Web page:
Ancient Monuments

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Wyke barns

A Scheduled Monument in Castleton, Dorset

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Coordinates

Latitude: 50.9295 / 50°55'46"N

Longitude: -2.5702 / 2°34'12"W

OS Eastings: 360022.170544

OS Northings: 114605.769484

OS Grid: ST600146

Mapcode National: GBR MR.PQNP

Mapcode Global: FRA 56HN.BHL

Entry Name: Wyke barns

Scheduled Date: 21 July 1961

Source: Historic England

Source ID: 1002844

English Heritage Legacy ID: DO 447

County: Dorset

Civil Parish: Castleton

Traditional County: Dorset

Lieutenancy Area (Ceremonial County): Dorset

Church of England Parish: Bradford Abbas with Clifton Maybank St Mary the Virgin

Church of England Diocese: Salisbury

Summary

Two tithe barns at Wyke Farm.

Source: Historic England

Details

This record was the subject of a minor enhancement on 20 January 2016. This record has been generated from an "old county number" (OCN) scheduling record. These are monuments that were not reviewed under the Monuments Protection Programme and are some of our oldest designation records.

This monument includes two tithe barns situated on a gentle south east facing slope on the north side of the wide valley of the River Yeo. The tithe barns survive as two rectangular upstanding roofed buildings forming a continuous range and standing to full height. The north western barn has seven bays and two opposed extending gabled porches. The south eastern has twelve bays and two similar porches to the north east with through entrances without porches on the western side of the barn. A solid internal wall with a through doorway divides the two barns. Many of the roofing timbers are original, although some restoration has occurred to the lower barn. The barns date to the 16th century and retain many original features a later building has been added to the north east end and pigsties to the north eastern side which are not included in the scheduling. The barns are within the manor of Wyke which once formed part of Sherborne Abbey. The barns are listed Grade II*.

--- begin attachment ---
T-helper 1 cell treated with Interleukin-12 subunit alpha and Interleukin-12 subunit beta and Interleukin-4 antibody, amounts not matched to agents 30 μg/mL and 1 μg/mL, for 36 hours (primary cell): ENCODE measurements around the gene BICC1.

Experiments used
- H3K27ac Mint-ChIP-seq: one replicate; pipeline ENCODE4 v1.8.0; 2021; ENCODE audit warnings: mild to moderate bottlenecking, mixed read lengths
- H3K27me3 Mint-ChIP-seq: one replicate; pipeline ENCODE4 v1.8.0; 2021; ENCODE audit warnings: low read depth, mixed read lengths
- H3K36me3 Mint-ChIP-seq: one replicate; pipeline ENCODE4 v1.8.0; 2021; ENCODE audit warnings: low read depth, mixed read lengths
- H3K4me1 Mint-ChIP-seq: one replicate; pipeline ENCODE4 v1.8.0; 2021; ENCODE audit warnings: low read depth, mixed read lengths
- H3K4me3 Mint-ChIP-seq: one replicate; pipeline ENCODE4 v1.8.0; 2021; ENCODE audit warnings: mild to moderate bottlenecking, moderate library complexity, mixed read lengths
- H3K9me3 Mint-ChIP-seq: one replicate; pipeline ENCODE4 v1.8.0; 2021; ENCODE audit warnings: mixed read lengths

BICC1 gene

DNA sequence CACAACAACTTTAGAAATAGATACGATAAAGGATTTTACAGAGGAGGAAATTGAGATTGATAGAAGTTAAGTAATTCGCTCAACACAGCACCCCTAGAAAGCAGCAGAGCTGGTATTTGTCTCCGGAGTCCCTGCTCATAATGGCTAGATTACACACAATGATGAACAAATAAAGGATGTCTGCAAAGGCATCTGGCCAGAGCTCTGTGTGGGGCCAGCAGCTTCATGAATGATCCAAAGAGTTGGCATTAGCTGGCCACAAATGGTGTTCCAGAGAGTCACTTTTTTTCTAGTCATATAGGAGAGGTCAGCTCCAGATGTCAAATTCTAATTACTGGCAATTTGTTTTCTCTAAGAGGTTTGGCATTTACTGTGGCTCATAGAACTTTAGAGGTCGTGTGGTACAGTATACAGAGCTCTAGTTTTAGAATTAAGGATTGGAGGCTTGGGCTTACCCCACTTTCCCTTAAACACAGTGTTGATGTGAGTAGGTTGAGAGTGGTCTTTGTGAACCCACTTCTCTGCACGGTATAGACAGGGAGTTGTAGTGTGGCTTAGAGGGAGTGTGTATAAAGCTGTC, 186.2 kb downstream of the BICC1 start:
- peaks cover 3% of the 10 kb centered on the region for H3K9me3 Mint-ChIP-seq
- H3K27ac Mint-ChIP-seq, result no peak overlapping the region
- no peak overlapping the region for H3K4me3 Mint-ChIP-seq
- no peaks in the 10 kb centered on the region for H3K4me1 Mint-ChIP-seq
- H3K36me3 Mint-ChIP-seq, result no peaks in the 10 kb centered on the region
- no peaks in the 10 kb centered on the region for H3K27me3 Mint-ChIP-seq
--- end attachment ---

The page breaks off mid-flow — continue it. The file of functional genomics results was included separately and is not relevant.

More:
Source: Historic England

Reasons for Scheduling

The church in medieval Britain was of vital importance in all parts of life, not just deaths, baptisms and marriages. Church services were the framework of everyday existence and the strict calendar of festivals, Saint’s Days and events laid out by church authority were pivotal. Not only were charges levied for all services provided by the church, but peasants and farmers were expected to provide labour for free and one tenth of their yearly produce to the church as a form of tax called a tithe. Failure to pay tithes was likely to result in eternity spent in Hell undergoing torment, a fate regularly re-iterated during services to ensure parishioners fully complied. The tithe normally took the form of a tenth of the harvested grain which had to be stored in specially constructed barns known as tithe barns which could be extremely grand buildings exhibiting the best aspects of local building methods and materials. The two tithe barns at Wyke Farm stand to full height remain in use and retain many original features.

Source: Historic England

Sources

Other
PastScape Monument No:-199554

Source: Historic England

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